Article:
Cover of The Queer Afterlife of Vaslav Nijinsky by Kevin Kopelson
The Queer Afterlife of Vaslav Nijinsky
Kevin Kopelson


240 pages.

Hardcover ISBN: 9780804729499



The Queer Afterlife of Vaslav Nijinsky is three books in one: an impressionistic account of the dancer's homoerotic career, an analysis of his gay male reception, and an exploration of the limitations of that analysis. The impressionistic account, based on the aestheticism of Walter Pater, focuses on significant gestures made by Nijinsky in key roles, including the Golden Slave, the Specter of the Rose, Narcissus, Petrouchka, and the Faun. The analysis of his reception, based on the semiotics of Roland Barthes, is deconstructive. And the exploration of the the analytical limitations sets the stage for cultural studies that move beyond Barthesian semiotics—beyond, that is, the author's last two books.

Why, given that most of his followers were not gay, describe Nijinsky's queer afterlife? The author's answer is that Nijinsky was the Lord Alfred Douglas of the Ballet Russes. The dancer, however, had even more "lilac-hued notoriety" than Douglas—notoriety based upon common knowledge of his sexual relationship with Serge Diaghilev, upon his having been one of the first sensuous young men to dominate a Western stage recently riven by the homosexual/heterosexual division we are still contending with today, and upon his mastery of leading roles and body languages that had very little to do with conventional masculinity.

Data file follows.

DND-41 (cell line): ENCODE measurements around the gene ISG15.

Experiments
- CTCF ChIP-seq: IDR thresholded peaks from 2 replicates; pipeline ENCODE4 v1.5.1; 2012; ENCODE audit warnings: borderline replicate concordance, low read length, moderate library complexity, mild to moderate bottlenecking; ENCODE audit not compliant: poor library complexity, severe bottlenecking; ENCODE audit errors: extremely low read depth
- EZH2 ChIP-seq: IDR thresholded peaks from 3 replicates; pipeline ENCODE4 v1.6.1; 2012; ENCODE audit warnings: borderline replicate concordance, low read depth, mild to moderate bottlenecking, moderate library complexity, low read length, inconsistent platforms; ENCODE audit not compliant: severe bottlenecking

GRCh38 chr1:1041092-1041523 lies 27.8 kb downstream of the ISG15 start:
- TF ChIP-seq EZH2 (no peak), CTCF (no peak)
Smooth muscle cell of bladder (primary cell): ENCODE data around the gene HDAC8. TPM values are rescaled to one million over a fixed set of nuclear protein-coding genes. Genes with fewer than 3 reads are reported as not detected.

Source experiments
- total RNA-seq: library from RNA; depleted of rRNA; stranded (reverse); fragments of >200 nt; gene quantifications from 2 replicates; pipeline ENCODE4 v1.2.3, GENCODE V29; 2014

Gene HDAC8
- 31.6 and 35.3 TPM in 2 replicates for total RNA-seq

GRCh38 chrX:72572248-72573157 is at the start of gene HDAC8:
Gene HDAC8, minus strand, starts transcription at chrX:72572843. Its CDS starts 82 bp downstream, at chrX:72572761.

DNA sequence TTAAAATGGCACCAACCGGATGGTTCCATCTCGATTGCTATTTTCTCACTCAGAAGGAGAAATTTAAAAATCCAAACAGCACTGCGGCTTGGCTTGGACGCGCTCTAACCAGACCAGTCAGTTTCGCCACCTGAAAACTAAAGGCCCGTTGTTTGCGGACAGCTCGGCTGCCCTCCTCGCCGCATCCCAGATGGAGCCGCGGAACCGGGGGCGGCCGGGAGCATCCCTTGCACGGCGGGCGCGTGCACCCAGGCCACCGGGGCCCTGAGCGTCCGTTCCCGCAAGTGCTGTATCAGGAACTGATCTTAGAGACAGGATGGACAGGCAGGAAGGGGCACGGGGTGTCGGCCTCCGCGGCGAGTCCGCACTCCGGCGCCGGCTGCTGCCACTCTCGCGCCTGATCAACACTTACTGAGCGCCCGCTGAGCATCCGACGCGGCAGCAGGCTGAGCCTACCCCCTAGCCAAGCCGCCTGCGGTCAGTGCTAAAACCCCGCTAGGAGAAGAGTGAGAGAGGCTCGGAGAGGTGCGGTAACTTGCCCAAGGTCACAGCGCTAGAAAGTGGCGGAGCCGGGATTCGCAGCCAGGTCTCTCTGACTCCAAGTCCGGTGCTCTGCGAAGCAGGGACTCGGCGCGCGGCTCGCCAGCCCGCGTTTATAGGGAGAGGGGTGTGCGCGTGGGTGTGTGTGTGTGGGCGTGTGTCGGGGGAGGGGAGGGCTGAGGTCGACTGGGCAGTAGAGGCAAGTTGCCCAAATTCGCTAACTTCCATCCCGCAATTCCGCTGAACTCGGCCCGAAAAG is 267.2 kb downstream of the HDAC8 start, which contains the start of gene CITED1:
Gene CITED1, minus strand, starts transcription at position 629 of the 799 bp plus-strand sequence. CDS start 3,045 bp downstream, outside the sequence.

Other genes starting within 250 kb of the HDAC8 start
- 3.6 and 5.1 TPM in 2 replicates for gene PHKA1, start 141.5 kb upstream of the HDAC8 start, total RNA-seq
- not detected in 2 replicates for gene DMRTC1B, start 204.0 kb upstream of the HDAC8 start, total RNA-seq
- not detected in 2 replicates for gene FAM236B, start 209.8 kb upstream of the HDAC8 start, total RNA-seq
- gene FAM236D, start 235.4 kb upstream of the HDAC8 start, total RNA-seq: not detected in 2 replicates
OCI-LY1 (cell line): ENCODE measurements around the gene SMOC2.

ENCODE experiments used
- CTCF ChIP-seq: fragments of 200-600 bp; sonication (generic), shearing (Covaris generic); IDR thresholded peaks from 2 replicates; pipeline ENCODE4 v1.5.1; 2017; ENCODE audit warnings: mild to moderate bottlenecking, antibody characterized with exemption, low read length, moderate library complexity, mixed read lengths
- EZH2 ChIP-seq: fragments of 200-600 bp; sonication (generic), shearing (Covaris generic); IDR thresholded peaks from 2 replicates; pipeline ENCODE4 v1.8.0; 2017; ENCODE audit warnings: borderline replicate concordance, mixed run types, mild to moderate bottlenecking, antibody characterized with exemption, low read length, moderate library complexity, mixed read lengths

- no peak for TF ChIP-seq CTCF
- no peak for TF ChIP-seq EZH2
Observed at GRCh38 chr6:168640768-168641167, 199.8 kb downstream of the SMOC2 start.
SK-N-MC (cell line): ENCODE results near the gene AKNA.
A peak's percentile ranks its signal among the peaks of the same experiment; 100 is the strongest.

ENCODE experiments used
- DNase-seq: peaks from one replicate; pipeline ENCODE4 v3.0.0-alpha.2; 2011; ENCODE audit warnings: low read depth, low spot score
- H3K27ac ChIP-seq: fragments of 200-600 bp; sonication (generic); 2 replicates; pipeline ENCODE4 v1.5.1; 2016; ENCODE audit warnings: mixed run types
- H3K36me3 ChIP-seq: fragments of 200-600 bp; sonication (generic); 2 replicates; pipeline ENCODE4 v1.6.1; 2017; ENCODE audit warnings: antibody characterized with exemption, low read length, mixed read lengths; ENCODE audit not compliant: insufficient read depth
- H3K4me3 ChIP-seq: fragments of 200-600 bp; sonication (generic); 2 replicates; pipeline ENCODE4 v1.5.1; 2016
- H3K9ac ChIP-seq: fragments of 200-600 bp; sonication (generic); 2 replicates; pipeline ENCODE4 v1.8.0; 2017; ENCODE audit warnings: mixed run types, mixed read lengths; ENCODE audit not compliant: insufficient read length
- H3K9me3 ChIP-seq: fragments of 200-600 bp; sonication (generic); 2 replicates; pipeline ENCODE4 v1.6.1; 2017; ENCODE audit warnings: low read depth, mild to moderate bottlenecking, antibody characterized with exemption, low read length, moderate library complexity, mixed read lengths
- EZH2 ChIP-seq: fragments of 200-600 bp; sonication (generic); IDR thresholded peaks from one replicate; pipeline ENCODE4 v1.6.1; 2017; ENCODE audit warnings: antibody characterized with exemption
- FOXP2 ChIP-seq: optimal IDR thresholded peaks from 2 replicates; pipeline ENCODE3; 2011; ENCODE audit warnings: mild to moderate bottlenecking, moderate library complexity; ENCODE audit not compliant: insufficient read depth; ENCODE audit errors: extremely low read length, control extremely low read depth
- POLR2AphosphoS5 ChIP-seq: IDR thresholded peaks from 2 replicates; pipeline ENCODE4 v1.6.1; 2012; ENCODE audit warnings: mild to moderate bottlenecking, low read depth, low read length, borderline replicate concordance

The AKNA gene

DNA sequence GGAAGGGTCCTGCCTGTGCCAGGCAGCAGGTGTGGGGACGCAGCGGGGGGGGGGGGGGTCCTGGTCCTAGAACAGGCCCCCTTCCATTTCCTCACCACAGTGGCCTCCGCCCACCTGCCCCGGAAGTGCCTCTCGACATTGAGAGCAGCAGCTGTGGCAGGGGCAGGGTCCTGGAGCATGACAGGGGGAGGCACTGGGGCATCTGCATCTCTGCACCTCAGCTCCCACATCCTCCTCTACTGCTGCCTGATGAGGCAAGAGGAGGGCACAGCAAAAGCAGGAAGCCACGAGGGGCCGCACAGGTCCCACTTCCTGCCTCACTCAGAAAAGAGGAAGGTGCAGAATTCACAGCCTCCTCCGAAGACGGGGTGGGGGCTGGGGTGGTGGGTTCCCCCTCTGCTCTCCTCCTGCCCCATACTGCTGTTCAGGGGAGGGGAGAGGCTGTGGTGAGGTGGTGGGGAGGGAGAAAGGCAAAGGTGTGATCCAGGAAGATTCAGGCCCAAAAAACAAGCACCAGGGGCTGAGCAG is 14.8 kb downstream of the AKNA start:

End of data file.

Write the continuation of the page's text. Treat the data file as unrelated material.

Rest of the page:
About the author

Kevin Kopelson is Associate Professor of English at the University of Iowa. He is the author of Beethoven's Kiss: Pianism, Perversion, and the Mastery of Desire (Stanford, 1996) and Love's Litany: The Writing of Modern Homoerotics (Stanford, 1994).

"Kopelson's strategy, as in his previous work, is to bring relevant culture-studies theory to bear on gay male icons in a lively and readable way that wears its extensive learning lightly. The result is a deeply informed and very moving account of a figure who almost escapes appropriation by the language of criticism. Kopelson meets this challenge in an exemplary way, focusing in historical sequence on the performances. He is steeped in Nijinsky lore, and, just as important, knows the music. He also knows the critics, assessing them shrewdly. This is an elegant, beautifully illustrated account of the legacy of Nijinsky's ephemeral but influential work as an artist."

—Diane Middlebrook, Stanford University